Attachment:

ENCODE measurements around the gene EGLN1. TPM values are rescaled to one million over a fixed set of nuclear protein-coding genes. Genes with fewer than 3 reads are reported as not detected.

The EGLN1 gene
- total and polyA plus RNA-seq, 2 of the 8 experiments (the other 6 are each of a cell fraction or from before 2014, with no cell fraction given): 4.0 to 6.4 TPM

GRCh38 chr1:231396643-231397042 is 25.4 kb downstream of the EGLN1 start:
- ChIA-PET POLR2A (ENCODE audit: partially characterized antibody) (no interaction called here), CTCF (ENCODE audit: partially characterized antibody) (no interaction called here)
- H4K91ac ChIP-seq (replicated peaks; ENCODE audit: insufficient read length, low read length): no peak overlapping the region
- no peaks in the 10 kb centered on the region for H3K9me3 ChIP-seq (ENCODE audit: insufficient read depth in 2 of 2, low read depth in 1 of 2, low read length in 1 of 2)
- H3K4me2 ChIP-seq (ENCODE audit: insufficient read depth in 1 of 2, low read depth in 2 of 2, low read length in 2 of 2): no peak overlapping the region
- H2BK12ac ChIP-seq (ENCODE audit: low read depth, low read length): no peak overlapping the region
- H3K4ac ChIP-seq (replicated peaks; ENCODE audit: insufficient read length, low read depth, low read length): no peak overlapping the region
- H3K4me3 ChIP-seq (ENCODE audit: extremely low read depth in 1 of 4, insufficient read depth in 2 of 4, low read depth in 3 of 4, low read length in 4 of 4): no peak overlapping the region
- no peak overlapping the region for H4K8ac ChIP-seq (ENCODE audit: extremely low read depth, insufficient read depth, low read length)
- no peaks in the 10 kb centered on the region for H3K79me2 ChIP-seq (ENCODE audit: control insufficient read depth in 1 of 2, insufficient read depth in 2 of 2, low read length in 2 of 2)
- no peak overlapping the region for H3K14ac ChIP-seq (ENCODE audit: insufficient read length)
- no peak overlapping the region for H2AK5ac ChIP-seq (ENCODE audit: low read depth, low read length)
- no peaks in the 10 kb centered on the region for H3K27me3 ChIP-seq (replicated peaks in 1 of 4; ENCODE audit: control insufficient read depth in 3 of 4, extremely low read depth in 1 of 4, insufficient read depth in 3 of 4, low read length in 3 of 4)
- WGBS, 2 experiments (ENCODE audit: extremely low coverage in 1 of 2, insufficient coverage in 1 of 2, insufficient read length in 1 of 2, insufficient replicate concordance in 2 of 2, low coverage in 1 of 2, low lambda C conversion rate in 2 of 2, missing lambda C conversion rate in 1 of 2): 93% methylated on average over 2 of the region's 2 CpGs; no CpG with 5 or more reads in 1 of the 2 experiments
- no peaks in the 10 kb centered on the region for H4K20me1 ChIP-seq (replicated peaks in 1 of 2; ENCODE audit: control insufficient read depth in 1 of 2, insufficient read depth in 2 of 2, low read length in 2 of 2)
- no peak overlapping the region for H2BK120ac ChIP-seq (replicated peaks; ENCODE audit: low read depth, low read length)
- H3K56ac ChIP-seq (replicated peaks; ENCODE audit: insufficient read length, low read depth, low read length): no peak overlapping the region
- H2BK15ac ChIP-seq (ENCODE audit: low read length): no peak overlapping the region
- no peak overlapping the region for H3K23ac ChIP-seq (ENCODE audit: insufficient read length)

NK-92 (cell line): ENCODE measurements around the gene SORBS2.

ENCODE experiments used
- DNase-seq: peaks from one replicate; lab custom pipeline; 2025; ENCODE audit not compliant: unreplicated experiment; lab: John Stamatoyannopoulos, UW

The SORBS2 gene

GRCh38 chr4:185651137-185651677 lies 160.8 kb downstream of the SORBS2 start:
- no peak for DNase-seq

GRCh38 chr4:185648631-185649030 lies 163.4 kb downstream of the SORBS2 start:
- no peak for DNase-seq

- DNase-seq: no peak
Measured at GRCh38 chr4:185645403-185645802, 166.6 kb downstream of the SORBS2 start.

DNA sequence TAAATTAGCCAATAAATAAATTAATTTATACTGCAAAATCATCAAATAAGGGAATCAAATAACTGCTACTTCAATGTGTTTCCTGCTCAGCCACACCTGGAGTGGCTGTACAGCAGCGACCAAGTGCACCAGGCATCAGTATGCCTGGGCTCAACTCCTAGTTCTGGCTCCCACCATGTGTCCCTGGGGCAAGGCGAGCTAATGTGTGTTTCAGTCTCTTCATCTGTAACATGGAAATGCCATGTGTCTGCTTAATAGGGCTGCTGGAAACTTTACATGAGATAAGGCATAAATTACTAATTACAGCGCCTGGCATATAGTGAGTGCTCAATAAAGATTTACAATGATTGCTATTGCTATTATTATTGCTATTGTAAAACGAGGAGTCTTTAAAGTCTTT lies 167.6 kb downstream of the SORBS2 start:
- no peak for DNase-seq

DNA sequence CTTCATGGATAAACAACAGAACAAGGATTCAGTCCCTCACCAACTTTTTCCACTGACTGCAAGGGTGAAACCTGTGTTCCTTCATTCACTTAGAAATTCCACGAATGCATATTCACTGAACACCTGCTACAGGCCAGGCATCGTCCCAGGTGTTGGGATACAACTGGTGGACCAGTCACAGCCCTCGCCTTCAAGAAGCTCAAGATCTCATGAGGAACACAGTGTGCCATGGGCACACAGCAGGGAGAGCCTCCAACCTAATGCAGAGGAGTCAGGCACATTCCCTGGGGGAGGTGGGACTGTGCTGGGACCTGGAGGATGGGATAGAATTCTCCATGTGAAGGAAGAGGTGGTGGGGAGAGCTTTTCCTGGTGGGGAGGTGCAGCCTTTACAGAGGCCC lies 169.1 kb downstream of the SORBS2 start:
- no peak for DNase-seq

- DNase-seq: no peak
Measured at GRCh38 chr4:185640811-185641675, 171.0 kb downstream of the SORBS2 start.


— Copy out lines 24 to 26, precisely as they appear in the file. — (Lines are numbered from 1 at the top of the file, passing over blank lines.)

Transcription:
ENCODE experiments used
- DNase-seq: peaks from one replicate; lab custom pipeline; 2025; ENCODE audit not compliant: unreplicated experiment; lab: John Stamatoyannopoulos, UW

The SORBS2 gene